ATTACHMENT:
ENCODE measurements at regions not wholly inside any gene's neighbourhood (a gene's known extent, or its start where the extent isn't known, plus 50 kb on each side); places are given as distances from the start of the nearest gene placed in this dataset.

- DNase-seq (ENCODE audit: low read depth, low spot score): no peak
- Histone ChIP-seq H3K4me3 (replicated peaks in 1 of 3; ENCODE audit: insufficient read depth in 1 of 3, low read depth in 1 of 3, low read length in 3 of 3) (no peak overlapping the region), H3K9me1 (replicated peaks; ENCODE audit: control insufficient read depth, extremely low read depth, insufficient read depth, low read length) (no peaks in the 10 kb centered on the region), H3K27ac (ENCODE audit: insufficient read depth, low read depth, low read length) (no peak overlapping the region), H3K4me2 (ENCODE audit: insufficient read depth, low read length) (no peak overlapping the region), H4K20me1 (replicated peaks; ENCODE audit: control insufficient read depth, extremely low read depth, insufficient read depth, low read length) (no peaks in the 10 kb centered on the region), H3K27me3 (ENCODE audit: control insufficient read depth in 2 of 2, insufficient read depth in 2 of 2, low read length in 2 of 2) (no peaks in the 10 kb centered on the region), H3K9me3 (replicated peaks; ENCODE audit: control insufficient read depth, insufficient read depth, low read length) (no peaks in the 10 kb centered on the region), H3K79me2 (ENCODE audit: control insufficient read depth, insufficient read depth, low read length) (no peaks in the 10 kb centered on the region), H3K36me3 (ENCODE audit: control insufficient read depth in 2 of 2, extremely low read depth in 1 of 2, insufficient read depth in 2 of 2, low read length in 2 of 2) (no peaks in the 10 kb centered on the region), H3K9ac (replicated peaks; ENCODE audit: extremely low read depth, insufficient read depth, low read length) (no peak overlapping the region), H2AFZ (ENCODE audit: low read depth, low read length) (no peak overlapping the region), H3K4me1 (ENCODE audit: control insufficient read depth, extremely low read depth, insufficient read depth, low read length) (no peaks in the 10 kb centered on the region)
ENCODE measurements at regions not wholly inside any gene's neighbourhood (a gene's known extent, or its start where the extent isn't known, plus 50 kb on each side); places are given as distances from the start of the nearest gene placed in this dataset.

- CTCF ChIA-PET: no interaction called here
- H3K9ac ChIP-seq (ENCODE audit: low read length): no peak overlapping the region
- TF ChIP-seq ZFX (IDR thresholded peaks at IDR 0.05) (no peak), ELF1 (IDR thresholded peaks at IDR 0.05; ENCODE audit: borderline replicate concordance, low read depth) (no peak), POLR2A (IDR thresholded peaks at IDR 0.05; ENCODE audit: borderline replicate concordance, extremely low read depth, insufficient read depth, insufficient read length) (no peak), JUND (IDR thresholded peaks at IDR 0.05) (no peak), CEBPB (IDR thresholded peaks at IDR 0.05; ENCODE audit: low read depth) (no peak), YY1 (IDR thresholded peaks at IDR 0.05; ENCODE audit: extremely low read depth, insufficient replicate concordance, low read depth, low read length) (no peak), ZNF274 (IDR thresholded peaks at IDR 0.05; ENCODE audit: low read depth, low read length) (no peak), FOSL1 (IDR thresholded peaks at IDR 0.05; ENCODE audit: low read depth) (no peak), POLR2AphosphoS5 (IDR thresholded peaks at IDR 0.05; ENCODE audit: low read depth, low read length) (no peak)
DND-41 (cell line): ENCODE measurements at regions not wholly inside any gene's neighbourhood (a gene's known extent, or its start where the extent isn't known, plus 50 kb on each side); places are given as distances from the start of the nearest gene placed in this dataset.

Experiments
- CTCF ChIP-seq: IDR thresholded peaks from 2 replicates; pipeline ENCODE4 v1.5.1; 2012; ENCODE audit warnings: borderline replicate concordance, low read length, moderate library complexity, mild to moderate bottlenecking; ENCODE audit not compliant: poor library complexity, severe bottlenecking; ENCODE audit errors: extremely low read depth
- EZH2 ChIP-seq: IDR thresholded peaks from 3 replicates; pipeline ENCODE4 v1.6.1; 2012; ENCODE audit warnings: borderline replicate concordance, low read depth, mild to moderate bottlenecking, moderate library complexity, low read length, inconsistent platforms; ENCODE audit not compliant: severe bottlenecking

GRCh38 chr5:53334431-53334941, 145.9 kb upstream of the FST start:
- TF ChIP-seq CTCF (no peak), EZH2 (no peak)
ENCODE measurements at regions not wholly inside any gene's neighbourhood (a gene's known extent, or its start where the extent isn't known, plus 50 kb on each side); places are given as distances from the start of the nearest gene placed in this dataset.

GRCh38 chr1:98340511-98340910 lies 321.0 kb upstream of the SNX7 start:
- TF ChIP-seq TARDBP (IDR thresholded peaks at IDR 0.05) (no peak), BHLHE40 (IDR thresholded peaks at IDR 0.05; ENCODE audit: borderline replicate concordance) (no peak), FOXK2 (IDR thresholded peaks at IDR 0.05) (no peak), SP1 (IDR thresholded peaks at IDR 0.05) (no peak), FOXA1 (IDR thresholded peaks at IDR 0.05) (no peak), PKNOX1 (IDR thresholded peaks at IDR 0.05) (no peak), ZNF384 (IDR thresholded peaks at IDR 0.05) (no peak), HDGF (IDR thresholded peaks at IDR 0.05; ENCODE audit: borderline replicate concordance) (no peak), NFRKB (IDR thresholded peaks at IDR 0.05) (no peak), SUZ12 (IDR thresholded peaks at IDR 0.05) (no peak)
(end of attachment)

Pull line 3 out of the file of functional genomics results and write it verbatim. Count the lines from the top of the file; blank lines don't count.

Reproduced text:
- Histone ChIP-seq H3K4me3 (replicated peaks in 1 of 3; ENCODE audit: insufficient read depth in 1 of 3, low read depth in 1 of 3, low read length in 3 of 3) (no peak overlapping the region), H3K9me1 (replicated peaks; ENCODE audit: control insufficient read depth, extremely low read depth, insufficient read depth, low read length) (no peaks in the 10 kb centered on the region), H3K27ac (ENCODE audit: insufficient read depth, low read depth, low read length) (no peak overlapping the region), H3K4me2 (ENCODE audit: insufficient read depth, low read length) (no peak overlapping the region), H4K20me1 (replicated peaks; ENCODE audit: control insufficient read depth, extremely low read depth, insufficient read depth, low read length) (no peaks in the 10 kb centered on the region), H3K27me3 (ENCODE audit: control insufficient read depth in 2 of 2, insufficient read depth in 2 of 2, low read length in 2 of 2) (no peaks in the 10 kb centered on the region), H3K9me3 (replicated peaks; ENCODE audit: control insufficient read depth, insufficient read depth, low read length) (no peaks in the 10 kb centered on the region), H3K79me2 (ENCODE audit: control insufficient read depth, insufficient read depth, low read length) (no peaks in the 10 kb centered on the region), H3K36me3 (ENCODE audit: control insufficient read depth in 2 of 2, extremely low read depth in 1 of 2, insufficient read depth in 2 of 2, low read length in 2 of 2) (no peaks in the 10 kb centered on the region), H3K9ac (replicated peaks; ENCODE audit: extremely low read depth, insufficient read depth, low read length) (no peak overlapping the region), H2AFZ (ENCODE audit: low read depth, low read length) (no peak overlapping the region), H3K4me1 (ENCODE audit: control insufficient read depth, extremely low read depth, insufficient read depth, low read length) (no peaks in the 10 kb centered on the region)